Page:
"I had meetings in June and July with H.E. Dr Fereydoun Abbasi, Vice President of Iran and Head of the Atomic Energy Organization of Iran, and with H.E. Dr Ali Akbar Salehi, the Iranian Minister for Foreign Affairs. The Deputy Director General for Safeguards travelled to Iran in August and visited a number of facilities, as described in my report. Iran demonstrated greater transparency than on previous occasions. Greater transparency and Iran's full proactive engagement are also needed concerning its other nuclear activities. Since the last Board meeting, Iran installed centrifuges in Fordow, with the stated objective of producing UF6 enriched up to 20% U235, and informed the Agency that tests for the conversion of UF6 enriched up to 20% U235 into U3O8 would start on 6 September 2011, in further contravention of Security Council and Board of Governors resolutions.
"The Agency is increasingly concerned about the possible existence in Iran of past or current undisclosed nuclear related activities involving military related organizations, including activities related to the development of a nuclear payload for a missile, about which the Agency continues to receive new information. In the near future, I hope to set out in greater detail the basis for the Agency's concerns so that all Member States are fully informed.
"The Agency continues to verify the non-diversion of nuclear material declared by Iran under its Safeguards Agreement. However, Iran is not providing the necessary cooperation to enable the Agency to provide credible assurance about the absence of undeclared nuclear material and activities in Iran, and therefore to conclude that all nuclear material in Iran is in peaceful activities. I urge Iran to take steps towards the full implementation of all relevant obligations in order to establish international confidence in the exclusively peaceful nature of its nuclear programme."
"Following my last report, in a letter to the Agency dated 26 May 2011, Syria indicated its readiness to fully cooperate with the Agency to resolve issues related to the Dair Alzour site. After a number of meetings with the Agency, Syria, in a letter dated 24 August 2011, stated its readiness to have a meeting with Agency Safeguards staff in Damascus in October. Syria's letter stated that the purpose of the meeting would be 'to agree on an action plan to resolve the outstanding issues in regards to [the] Dair Alzour site'. The Agency subsequently proposed that a meeting take place on 10 to 11 October 2011 with the aim of advancing the Agency’s verification mission in Syria."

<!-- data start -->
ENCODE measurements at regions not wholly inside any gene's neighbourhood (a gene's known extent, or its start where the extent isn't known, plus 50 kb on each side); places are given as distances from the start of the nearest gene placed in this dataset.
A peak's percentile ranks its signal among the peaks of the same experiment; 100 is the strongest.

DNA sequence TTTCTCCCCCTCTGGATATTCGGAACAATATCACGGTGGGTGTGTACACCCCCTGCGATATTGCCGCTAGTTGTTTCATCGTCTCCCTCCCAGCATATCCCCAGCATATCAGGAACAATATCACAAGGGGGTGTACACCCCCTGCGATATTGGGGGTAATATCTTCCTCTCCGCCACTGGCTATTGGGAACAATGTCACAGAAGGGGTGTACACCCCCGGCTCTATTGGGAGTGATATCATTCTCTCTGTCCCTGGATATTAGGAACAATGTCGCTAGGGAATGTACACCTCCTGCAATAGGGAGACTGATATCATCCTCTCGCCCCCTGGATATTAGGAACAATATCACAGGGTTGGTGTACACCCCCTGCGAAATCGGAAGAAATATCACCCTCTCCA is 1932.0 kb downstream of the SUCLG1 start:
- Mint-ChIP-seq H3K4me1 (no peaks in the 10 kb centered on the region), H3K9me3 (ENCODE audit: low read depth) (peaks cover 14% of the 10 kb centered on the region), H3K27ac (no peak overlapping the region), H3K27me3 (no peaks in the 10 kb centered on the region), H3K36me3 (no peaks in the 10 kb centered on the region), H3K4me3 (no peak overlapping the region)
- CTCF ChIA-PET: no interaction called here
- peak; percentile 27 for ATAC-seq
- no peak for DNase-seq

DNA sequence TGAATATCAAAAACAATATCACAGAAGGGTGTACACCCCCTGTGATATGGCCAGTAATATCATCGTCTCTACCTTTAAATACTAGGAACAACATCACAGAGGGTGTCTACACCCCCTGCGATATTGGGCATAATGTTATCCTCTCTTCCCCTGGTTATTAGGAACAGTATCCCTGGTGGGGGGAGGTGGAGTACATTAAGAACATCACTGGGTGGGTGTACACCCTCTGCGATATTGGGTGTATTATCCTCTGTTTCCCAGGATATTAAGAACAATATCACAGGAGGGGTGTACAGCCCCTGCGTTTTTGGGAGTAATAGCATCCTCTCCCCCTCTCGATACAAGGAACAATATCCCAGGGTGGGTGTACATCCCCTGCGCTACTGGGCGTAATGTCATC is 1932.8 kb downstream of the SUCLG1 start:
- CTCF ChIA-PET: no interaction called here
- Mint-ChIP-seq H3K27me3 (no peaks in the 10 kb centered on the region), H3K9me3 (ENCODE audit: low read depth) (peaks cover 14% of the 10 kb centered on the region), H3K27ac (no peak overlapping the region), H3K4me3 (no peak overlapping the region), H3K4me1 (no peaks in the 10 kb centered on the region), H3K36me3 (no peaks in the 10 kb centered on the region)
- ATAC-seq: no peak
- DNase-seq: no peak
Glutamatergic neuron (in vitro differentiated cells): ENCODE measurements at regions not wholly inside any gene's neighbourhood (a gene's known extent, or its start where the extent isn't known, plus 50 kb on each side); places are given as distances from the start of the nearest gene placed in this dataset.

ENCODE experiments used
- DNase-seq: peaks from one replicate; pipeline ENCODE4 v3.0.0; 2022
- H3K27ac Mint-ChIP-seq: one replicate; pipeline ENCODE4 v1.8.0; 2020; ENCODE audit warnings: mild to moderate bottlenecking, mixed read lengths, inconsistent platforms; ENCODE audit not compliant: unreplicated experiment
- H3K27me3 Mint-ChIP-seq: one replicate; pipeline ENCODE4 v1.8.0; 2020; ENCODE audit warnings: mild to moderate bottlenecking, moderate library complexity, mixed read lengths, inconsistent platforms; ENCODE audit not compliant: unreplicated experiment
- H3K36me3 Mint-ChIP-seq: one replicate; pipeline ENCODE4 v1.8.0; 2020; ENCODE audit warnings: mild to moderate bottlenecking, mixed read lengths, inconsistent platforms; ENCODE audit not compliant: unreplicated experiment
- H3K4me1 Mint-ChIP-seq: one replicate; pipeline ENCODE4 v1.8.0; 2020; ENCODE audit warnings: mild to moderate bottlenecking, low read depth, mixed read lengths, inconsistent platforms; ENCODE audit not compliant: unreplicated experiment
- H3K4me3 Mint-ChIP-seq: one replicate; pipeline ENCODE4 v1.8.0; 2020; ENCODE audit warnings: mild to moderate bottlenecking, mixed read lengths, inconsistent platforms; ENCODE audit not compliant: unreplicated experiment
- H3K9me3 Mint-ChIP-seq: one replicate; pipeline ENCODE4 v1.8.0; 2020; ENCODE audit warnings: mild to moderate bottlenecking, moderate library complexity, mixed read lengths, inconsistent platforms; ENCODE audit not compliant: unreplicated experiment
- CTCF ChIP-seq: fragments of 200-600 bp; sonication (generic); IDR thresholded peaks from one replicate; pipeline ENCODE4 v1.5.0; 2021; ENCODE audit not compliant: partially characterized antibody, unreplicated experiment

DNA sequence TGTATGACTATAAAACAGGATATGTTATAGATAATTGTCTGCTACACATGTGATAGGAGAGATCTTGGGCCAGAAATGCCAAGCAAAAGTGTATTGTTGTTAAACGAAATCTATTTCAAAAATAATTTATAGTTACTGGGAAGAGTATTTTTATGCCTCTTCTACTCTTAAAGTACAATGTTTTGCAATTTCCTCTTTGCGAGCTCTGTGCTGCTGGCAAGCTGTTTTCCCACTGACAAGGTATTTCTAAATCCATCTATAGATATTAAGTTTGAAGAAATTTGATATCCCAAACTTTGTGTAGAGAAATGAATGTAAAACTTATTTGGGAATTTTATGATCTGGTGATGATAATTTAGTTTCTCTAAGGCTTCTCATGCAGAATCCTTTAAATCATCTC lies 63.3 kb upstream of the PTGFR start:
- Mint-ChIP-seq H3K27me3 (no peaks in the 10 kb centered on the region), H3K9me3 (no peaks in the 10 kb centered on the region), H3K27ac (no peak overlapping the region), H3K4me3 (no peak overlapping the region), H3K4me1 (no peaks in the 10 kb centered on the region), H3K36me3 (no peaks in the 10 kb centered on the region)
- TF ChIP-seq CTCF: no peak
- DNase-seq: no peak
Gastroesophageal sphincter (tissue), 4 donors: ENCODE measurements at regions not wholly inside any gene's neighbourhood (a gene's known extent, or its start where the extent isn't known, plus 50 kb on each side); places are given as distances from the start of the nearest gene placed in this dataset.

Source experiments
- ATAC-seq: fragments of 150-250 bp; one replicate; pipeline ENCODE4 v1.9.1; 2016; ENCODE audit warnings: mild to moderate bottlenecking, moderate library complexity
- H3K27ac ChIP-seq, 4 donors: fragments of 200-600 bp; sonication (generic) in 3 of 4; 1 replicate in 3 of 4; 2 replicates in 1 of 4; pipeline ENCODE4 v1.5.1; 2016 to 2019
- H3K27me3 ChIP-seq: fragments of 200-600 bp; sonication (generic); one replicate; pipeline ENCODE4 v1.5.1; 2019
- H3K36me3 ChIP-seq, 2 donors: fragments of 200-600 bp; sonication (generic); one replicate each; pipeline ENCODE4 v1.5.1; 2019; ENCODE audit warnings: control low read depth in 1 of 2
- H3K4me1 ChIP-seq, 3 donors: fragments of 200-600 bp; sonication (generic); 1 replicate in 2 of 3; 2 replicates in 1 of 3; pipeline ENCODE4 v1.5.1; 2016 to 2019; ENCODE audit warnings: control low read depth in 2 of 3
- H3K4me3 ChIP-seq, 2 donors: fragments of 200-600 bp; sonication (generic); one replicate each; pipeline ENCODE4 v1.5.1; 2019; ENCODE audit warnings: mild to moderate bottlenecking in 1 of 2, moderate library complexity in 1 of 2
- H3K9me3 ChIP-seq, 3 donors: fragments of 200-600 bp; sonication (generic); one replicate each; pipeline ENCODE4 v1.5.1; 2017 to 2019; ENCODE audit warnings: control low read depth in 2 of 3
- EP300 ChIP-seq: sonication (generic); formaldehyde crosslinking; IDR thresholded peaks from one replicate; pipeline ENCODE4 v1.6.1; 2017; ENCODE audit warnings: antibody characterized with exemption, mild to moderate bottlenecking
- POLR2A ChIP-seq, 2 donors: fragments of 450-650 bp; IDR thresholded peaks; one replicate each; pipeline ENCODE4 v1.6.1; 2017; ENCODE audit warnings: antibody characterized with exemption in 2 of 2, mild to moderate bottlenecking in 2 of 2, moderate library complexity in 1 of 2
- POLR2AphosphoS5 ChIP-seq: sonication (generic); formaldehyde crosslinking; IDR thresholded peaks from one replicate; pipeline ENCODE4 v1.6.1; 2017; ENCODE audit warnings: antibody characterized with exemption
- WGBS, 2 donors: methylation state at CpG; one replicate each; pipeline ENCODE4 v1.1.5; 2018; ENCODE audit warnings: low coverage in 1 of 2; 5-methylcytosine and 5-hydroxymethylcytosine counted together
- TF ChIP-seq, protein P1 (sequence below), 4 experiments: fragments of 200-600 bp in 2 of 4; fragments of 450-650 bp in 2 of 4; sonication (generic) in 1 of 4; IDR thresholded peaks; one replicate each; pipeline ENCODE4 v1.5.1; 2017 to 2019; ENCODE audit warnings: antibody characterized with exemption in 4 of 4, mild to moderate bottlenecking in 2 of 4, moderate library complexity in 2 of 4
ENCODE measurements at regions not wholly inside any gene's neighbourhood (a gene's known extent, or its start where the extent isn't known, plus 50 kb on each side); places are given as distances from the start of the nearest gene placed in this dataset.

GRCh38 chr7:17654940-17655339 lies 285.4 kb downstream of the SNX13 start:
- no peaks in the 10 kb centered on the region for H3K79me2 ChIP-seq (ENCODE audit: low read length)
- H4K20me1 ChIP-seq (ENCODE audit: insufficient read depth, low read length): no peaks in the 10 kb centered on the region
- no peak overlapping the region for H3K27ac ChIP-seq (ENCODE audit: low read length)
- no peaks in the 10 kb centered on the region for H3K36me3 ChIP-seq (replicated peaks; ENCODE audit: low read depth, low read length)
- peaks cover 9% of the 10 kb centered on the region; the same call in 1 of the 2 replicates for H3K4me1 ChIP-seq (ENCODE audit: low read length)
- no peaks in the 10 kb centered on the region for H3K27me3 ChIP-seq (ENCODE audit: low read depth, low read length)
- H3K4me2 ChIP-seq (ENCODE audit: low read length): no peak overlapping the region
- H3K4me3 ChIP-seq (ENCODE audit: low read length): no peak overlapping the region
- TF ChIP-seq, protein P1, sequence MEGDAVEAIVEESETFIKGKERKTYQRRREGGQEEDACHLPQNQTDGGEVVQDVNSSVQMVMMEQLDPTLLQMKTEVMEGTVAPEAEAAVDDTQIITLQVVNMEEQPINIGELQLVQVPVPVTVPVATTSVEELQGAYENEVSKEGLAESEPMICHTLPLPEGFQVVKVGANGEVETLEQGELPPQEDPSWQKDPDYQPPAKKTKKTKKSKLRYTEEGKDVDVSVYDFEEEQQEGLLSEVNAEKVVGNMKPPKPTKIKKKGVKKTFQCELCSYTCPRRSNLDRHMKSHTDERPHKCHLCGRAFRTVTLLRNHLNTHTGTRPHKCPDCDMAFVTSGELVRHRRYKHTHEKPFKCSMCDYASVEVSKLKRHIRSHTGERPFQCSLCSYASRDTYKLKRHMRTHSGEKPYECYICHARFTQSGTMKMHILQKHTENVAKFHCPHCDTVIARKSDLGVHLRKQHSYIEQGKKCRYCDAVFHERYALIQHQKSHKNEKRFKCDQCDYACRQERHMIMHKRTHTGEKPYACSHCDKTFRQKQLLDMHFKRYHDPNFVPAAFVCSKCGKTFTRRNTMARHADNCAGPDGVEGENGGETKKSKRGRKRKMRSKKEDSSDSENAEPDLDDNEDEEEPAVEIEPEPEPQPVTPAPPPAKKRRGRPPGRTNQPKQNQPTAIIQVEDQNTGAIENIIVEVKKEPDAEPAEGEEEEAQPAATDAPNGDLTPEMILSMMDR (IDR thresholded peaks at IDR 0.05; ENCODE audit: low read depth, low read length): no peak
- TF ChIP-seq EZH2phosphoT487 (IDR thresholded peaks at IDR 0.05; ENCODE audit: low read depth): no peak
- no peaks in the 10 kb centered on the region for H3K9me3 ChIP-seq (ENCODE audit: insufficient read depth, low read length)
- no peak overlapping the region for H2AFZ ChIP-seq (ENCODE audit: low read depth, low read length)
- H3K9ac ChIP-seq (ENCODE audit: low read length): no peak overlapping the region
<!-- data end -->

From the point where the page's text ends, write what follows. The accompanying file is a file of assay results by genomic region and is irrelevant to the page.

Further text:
"In September 2000, the General Conference tasked the Director General to make arrangements to convene a forum in which participants from the Middle East and other interested parties could learn from the experience of nuclear-weapon-free zones already established in other regions. I am pleased to inform you that, following my consultations with Member States over the past few months, I believe conditions have become more favourable for the holding of such a forum. I have therefore invited all Member States to a forum, here in Vienna, on 21-22 November. I am also pleased to announce that the Permanent Representative of Norway, Ambassador Jan Petersen, has accepted my invitation to serve as Chairperson for this important gathering. We will continue our consultations in the coming weeks to help ensure that the forum is a success.
Issues on the Agenda
During the September 2011 Board meeting, a number of issues are under consideration, including:
- Strengthening international cooperation in nuclear, radiation, transport and waste safety;
- Issues related to the Fukushima Daiichi accident, including the Draft IAEA Action Plan on Nuclear Safety;
- Nuclear security, including measures to protect against nuclear and radiological terrorism, as well as the annually issued Nuclear Security Report;
- Strengthening the IAEA's activities related to nuclear science, technology and applications; and
- Nuclear verification, including, applying safeguards in the Democratic People's Republic of Korea; implementing the NPT safeguards agreement and relevant provisions of United Nations Security Council resolutions in the Islamic Republic of Iran; as well as implementing NPT safeguards agreement in the Syrian Arab Republic.
The Board will further discuss issues under consideration since the 2009 and 2010 sessions of the General Conference, including applying IAEA safeguards in the Middle East, as well as efforts to pursue a target of equal representation of women across all occupational groups and categories in the Agency, especially in senior policy-level and decision making posts.
During their consideration of measures to strengthen nuclear safety and security, the Board will discuss the revised IAEA Safety Standard on the Safety of Nuclear Power Plants: Design (Safety Standards Series No. NS-R-1), as well as a revision of IAEA Safety Series No. 115, or Draft Safety Requirements: Radiation Protection and Safety of Radiation Sources: International Basic Safety Standards.
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-- By Sasha Henriques and Peter Kaiser, IAEA Division of Public Information